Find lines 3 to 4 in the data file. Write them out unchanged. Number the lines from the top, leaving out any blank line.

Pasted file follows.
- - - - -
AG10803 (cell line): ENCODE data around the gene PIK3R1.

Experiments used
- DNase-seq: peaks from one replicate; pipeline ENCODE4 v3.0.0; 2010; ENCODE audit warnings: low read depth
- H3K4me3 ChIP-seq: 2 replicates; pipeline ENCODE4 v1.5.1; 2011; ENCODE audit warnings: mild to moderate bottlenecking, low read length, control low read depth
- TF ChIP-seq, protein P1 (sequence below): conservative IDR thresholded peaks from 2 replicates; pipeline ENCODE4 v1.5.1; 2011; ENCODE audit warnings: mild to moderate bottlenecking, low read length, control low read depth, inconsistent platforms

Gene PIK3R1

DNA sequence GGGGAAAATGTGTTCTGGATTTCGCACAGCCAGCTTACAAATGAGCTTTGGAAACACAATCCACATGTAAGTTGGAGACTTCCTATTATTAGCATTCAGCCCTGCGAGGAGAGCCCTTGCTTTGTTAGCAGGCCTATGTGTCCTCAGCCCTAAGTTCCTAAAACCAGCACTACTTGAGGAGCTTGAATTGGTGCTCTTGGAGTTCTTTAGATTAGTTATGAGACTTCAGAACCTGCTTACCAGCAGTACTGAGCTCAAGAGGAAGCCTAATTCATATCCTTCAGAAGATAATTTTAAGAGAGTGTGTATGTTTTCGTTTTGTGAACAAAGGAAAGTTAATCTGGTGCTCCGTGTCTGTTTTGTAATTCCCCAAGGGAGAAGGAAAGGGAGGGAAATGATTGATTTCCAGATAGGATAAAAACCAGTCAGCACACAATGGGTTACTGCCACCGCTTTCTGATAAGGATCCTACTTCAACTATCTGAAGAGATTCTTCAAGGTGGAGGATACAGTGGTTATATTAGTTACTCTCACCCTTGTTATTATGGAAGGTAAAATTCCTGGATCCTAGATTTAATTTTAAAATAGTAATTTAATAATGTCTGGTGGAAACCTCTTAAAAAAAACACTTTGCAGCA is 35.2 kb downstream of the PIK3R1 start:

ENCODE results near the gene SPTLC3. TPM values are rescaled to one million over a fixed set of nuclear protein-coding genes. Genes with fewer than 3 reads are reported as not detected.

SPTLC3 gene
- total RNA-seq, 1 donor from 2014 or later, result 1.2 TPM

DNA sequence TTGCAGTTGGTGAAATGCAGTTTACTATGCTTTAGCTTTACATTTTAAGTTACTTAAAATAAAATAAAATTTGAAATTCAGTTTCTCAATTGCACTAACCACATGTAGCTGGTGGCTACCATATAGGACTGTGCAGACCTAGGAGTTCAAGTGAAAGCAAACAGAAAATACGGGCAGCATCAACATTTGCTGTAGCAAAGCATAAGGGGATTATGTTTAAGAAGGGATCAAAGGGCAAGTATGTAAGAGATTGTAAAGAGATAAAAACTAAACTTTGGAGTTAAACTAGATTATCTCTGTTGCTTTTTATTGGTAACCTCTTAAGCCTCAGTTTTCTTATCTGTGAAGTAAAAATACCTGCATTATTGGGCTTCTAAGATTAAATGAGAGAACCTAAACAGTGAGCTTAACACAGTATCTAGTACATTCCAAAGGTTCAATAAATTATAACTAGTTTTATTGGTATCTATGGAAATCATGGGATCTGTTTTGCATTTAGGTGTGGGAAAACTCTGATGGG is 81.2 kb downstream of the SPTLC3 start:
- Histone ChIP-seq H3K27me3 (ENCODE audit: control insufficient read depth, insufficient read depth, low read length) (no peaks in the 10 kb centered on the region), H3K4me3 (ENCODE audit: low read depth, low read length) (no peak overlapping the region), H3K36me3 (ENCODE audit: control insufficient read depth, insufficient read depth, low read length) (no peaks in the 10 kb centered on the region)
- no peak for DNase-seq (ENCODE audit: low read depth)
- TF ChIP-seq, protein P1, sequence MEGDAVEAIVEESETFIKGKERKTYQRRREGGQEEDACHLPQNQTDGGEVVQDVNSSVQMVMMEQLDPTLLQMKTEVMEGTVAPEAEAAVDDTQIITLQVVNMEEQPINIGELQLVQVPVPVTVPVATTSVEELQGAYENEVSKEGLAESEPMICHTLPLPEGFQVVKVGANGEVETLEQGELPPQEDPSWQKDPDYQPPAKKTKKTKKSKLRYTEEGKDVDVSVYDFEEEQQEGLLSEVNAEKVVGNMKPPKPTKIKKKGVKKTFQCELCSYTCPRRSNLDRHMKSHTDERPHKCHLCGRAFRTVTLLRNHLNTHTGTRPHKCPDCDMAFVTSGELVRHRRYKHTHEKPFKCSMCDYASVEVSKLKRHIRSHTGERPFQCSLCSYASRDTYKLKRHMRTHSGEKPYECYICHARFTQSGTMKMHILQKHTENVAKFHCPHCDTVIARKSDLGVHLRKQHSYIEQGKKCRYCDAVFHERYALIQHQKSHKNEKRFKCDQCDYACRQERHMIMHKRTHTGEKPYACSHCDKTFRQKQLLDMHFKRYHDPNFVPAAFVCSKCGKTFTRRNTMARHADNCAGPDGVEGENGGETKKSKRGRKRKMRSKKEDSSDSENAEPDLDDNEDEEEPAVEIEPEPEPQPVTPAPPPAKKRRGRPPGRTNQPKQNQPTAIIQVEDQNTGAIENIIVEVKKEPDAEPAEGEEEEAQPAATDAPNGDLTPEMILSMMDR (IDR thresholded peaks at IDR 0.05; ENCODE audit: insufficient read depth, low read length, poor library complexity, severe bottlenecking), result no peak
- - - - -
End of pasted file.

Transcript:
- DNase-seq: peaks from one replicate; pipeline ENCODE4 v3.0.0; 2010; ENCODE audit warnings: low read depth
- H3K4me3 ChIP-seq: 2 replicates; pipeline ENCODE4 v1.5.1; 2011; ENCODE audit warnings: mild to moderate bottlenecking, low read length, control low read depth